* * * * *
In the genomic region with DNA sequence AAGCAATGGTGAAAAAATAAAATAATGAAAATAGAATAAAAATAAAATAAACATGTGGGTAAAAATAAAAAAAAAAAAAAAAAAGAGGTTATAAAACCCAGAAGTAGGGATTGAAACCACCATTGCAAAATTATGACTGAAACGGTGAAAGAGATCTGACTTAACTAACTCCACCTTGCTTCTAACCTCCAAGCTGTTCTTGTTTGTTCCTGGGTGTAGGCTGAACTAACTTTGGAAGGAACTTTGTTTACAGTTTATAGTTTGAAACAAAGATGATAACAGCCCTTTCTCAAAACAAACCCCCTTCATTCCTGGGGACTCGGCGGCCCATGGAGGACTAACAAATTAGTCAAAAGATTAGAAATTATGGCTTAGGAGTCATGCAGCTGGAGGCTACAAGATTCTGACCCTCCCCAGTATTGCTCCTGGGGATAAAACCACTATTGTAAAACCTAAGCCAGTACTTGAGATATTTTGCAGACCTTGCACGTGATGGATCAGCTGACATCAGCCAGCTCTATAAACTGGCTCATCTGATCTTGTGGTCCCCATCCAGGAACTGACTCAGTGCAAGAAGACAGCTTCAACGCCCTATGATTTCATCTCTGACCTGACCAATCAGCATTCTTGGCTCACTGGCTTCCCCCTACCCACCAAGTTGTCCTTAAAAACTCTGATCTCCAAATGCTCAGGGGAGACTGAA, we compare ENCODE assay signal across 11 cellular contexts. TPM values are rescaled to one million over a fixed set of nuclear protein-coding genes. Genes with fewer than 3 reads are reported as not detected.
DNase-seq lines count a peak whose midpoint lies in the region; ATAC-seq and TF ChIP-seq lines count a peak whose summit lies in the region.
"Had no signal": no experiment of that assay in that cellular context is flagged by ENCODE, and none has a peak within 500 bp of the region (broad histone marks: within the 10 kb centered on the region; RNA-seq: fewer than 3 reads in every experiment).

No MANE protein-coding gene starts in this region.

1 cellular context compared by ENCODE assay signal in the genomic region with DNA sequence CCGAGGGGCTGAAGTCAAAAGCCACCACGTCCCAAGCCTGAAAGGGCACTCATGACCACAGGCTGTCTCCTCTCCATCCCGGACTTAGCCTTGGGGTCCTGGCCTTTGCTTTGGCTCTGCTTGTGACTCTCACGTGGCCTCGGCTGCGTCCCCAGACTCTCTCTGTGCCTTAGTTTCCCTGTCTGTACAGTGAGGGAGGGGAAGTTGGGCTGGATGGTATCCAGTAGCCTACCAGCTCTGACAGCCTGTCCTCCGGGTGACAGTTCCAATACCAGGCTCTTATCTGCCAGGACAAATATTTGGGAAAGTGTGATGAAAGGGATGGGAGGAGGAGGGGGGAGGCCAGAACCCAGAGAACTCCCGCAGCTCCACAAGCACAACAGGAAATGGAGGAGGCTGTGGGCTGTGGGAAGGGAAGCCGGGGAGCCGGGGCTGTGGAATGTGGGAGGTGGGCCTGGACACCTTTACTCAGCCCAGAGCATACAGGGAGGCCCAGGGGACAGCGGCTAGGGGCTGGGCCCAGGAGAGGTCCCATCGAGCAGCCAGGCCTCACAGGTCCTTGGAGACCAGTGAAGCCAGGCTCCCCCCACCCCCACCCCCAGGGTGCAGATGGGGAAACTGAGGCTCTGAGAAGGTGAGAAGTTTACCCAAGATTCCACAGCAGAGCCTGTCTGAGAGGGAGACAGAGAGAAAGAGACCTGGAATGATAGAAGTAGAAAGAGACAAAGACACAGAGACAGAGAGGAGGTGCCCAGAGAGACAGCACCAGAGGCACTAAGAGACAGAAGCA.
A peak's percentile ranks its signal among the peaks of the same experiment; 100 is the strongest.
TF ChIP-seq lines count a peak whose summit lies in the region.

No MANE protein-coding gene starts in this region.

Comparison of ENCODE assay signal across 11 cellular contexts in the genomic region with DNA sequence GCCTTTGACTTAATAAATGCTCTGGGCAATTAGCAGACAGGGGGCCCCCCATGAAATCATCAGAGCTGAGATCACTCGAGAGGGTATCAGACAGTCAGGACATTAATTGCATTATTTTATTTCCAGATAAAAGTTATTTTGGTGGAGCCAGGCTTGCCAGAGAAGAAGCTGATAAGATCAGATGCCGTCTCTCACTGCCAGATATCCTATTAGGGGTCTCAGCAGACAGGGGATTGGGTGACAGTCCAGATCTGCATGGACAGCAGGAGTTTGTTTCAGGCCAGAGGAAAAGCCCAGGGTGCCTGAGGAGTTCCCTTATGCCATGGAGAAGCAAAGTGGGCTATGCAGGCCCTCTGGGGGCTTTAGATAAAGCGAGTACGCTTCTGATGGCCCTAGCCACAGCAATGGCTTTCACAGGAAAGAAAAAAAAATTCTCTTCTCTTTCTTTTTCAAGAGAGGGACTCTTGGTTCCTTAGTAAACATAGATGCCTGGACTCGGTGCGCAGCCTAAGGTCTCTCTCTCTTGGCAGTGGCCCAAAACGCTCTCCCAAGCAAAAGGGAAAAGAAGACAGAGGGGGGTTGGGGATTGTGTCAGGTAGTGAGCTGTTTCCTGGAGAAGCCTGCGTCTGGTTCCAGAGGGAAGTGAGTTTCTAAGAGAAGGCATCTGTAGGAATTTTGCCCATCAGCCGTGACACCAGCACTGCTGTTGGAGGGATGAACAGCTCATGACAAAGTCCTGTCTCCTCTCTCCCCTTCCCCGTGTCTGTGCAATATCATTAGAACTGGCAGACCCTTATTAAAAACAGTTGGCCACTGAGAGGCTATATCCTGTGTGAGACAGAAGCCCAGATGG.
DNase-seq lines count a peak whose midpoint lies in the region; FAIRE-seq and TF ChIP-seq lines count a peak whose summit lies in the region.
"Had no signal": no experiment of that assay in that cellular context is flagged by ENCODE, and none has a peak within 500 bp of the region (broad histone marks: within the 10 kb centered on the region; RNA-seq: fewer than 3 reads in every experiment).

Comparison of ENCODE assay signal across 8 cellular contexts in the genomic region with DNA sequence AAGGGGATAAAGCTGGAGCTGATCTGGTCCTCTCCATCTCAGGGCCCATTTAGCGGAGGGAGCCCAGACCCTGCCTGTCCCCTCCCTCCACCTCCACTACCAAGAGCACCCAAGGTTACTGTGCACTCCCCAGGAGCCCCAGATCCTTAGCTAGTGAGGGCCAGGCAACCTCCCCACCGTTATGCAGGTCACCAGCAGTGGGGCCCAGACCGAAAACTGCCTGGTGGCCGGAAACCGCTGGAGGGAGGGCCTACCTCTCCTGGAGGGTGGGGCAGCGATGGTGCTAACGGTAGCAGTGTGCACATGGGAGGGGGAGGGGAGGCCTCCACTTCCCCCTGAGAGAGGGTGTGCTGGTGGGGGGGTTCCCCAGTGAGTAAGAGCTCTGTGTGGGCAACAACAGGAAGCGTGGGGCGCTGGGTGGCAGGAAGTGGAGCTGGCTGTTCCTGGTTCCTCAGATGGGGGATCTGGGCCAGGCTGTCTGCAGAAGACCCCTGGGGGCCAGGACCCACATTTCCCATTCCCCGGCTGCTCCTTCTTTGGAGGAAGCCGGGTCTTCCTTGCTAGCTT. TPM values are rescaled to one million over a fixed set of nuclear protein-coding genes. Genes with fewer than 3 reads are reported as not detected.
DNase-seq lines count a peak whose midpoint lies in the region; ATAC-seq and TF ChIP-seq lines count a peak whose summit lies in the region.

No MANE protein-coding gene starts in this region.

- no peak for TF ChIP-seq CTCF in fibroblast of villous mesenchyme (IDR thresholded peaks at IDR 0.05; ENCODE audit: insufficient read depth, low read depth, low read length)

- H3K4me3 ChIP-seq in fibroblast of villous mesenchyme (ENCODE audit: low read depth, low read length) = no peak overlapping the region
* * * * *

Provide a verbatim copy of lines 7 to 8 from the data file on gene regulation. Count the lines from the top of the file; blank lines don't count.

TF ChIP-seq lines count a peak whose summit lies in the region.

No MANE protein-coding gene starts in this region.